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Arctic Ocean Microbial Community Structure before and after the 2007 Record Sea Ice Minimum

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      Abstract

      Increasing global temperatures are having a profound impact in the Arctic, including the dramatic loss of multiyear sea ice in 2007 that has continued to the present. The majority of life in the Arctic is microbial and the consequences of climate-mediated changes on microbial marine food webs, which are responsible for biogeochemical cycling and support higher trophic levels, are unknown. We examined microbial communities over time by using high-throughput sequencing of microbial DNA collected between 2003 and 2010 from the subsurface chlorophyll maximum (SCM) layer of the Beaufort Sea (Canadian Arctic). We found that overall this layer has freshened and concentrations of nitrate, the limiting nutrient for photosynthetic production in Arctic seas, have decreased. We compared microbial communities from before and after the record September 2007 sea ice minimum and detected significant differences in communities from all three domains of life. In particular, there were significant changes in species composition of Eukarya, with ciliates becoming more common and heterotrophic marine stramenopiles (MASTs) accounting for a smaller proportion of sequences retrieved after 2007. Within the Archaea, Marine Group I Thaumarchaeota, which earlier represented up to 60% of the Archaea sequences in this layer, have declined to <10%. Bacterial communities overall were less diverse after 2007, with a significant decrease of the Bacteroidetes. These significant shifts suggest that the microbial food webs are sensitive to physical oceanographic changes such as those occurring in the Canadian Arctic over the past decade.

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      Introducing mothur: open-source, platform-independent, community-supported software for describing and comparing microbial communities.

      mothur aims to be a comprehensive software package that allows users to use a single piece of software to analyze community sequence data. It builds upon previous tools to provide a flexible and powerful software package for analyzing sequencing data. As a case study, we used mothur to trim, screen, and align sequences; calculate distances; assign sequences to operational taxonomic units; and describe the alpha and beta diversity of eight marine samples previously characterized by pyrosequencing of 16S rRNA gene fragments. This analysis of more than 222,000 sequences was completed in less than 2 h with a laptop computer.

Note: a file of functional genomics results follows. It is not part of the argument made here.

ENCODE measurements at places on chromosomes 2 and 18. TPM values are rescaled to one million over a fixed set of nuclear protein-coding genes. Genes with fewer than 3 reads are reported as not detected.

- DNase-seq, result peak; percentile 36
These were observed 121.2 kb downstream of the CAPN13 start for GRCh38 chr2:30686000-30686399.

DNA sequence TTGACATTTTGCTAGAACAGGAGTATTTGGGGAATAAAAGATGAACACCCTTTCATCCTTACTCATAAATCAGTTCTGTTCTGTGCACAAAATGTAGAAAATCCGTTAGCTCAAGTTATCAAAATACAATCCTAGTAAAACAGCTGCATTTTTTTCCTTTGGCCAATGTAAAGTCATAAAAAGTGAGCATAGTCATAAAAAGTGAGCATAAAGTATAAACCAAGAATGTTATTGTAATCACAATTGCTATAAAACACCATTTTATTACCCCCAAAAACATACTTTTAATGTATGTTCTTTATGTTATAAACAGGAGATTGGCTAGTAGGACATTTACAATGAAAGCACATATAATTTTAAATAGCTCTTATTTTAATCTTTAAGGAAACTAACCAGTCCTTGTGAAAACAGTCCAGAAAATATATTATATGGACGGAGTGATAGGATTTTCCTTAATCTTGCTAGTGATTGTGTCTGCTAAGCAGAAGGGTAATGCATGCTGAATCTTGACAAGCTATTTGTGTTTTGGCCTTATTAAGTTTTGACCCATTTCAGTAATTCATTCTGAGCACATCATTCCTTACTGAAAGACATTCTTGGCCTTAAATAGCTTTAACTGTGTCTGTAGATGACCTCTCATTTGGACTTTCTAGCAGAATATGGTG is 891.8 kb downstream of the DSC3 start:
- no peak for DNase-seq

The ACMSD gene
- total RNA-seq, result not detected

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        The Ribosomal Database Project: improved alignments and new tools for rRNA analysis

        The Ribosomal Database Project (RDP) provides researchers with quality-controlled bacterial and archaeal small subunit rRNA alignments and analysis tools. An improved alignment strategy uses the Infernal secondary structure aware aligner to provide a more consistent higher quality alignment and faster processing of user sequences. Substantial new analysis features include a new Pyrosequencing Pipeline that provides tools to support analysis of ultra high-throughput rRNA sequencing data. This pipeline offers a collection of tools that automate the data processing and simplify the computationally intensive analysis of large sequencing libraries. In addition, a new Taxomatic visualization tool allows rapid visualization of taxonomic inconsistencies and suggests corrections, and a new class Assignment Generator provides instructors with a lesson plan and individualized teaching materials. Details about RDP data and analytical functions can be found at http://rdp.cme.msu.edu/.